A very successful tactic against the drug and rebel groups is to
concentrate on their leadership. Arresting and extraditing these men to the
U.S. has proved an excellent way to interrupt gang operations. In America,
bribes are much less effective, the courts more reliable, and the prisons much
more secure. But it appears even Cuba can be enlisted to help out. Three years
ago, a cartel leader was stopped in a Cuban airport for using a false passport.
The gangster is now being threatened with life imprisonment for traveling on
false documents. Then again, this might just be a negotiating tactic, over how
large a bribe will be needed to get the cartel leader out of Cuba.
21, 2007:On the Pacific coast, FARC bombed a police station, killing two
cops and three civilians. This was the third attack in a week on the Pacific
port city of Buenaventura. This port is a a major staging area for exported
cocaine, and FARC wants to keep control.
19, 2007:The government is forming a special security force to go after
former AUC members who have gone back to criminal activities. The former AUC
men are particularly dangerous, because many of them had connections in the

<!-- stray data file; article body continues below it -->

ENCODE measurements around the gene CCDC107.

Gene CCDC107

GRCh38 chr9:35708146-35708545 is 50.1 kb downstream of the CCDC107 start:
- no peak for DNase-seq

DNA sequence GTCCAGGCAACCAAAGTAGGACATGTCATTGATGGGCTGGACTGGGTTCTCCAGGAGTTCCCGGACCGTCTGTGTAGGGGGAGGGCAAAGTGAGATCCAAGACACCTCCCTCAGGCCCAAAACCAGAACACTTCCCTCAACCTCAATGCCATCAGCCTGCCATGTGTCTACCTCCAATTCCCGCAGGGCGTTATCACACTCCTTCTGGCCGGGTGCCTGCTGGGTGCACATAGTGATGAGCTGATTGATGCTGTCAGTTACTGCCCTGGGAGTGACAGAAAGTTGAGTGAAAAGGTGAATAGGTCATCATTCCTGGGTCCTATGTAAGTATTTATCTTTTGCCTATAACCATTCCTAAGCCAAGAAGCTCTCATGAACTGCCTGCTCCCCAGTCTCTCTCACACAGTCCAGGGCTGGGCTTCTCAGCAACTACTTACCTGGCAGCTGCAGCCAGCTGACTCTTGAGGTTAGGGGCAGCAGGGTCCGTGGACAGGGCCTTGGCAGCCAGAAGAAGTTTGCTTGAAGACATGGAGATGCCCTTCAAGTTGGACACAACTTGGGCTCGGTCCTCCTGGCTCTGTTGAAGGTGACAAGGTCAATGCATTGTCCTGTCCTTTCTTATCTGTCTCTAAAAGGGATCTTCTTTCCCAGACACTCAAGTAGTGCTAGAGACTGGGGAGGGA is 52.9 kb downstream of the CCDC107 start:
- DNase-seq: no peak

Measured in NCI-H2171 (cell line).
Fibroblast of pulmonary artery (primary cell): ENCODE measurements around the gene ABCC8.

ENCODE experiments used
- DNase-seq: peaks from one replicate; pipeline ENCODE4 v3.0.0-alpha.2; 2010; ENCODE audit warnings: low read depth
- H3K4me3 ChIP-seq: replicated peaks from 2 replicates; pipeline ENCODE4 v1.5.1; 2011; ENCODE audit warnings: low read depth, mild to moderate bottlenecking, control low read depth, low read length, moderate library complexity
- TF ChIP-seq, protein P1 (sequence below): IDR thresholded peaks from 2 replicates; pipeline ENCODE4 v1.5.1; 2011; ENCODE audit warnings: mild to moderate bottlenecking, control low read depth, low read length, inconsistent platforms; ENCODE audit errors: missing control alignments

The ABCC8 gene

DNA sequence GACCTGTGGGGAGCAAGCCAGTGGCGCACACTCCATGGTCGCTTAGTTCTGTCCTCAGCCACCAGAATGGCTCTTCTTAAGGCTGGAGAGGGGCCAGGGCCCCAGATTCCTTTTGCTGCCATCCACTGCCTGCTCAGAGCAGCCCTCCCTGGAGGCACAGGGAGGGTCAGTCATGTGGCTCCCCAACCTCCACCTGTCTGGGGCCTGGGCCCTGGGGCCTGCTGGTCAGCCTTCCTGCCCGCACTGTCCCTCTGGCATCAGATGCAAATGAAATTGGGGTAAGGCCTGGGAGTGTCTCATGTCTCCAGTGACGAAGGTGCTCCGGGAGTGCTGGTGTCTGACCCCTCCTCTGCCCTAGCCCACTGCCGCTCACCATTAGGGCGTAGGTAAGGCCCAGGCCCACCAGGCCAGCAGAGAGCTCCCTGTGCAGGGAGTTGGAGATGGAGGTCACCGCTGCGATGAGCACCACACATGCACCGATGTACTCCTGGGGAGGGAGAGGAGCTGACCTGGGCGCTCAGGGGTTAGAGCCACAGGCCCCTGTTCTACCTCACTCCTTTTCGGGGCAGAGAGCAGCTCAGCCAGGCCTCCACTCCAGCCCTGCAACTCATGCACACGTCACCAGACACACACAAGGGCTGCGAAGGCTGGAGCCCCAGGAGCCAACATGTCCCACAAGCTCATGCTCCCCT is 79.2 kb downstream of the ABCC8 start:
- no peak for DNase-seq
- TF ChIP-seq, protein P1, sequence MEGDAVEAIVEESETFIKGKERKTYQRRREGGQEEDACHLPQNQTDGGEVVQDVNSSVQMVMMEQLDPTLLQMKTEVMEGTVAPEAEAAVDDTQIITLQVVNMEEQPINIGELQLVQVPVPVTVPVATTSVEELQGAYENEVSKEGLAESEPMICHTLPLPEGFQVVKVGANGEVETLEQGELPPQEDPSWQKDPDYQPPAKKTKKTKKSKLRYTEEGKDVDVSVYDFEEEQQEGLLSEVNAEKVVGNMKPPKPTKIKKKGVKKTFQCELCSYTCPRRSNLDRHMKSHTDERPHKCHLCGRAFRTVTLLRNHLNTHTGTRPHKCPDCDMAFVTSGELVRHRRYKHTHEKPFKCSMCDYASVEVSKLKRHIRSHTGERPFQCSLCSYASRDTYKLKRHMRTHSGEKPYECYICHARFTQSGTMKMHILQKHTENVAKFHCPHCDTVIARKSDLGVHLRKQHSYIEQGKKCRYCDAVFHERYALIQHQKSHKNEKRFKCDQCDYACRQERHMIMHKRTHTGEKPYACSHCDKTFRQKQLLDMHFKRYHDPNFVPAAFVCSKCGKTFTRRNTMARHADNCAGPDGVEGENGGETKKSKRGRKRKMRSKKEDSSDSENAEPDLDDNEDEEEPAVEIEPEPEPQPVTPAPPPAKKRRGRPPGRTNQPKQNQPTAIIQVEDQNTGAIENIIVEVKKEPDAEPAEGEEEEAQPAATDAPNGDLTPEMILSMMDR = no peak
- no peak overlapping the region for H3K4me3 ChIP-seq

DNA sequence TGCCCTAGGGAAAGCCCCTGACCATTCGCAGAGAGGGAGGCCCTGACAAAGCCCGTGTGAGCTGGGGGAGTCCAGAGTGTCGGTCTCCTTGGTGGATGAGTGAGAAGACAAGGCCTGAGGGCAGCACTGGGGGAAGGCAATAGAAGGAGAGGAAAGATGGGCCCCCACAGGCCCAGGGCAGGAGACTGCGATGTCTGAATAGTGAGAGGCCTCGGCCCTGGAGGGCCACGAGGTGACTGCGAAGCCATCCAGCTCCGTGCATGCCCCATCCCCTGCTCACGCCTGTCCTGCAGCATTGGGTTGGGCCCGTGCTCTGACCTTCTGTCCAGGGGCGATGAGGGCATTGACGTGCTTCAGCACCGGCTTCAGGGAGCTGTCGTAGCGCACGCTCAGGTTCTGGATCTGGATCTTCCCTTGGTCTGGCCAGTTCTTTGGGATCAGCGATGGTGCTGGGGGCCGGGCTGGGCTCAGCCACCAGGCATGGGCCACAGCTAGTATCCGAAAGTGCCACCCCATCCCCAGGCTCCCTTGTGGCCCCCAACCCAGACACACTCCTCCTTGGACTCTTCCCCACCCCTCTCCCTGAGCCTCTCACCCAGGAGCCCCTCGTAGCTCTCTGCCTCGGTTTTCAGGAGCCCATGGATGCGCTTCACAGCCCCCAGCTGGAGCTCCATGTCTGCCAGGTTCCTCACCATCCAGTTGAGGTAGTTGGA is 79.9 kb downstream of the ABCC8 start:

army and police, which were used to coordinate operations against leftist
rebels (FARC and ELN). The AUC was basically a coalition of vigilante militias
formed by land owners and middle class people in the countryside, to protect
themselves from the leftist groups. Formerly an open secret, AUC members
who have accepted the amnesty deal, now talk openly of their cooperation with
the government in their battle with the leftists.
18, 2007:In the south, FARC and the Nestle Corporation (which is a major
processor of milk from local dairymen) are locked in an extortion battle. FARC
wants Nestle to pay "revolutionary taxes." Nestle has refused, and in
the last week, FARC has destroyed two Nestle processing plants. In the last
year, FARC has had to use more muscle to sustain its extortion operations, as
more companies feel confident enough (in government security forces) to refuse
to pay. But FARC appears determined to destroy Nestle operations in the area to
make an example.
16, 2007:Acting on a tip, police raided three houses and discovered $54
million cash and gold. This was the cash reserve of a drug cartel. Because of
constant surveillance by the police, it's difficult to get drug profits to an
off-shore bank. So the gangs often hide it. Over the past few years, two other
such caches ($39 million and $16 million) have been found. These caches are bad
for the economy, as they take money out of circulation. The drug trade in
general distorts the economy. For example, the drug gangs maintain large number
of people as armed guards and security personnel, who produce nothing but
protection for the drug production. The drug gangs have reproduced all the
economic inefficiency of a communist police state, but sustained it with the
high prices they get for their cocaine in North America and Europe.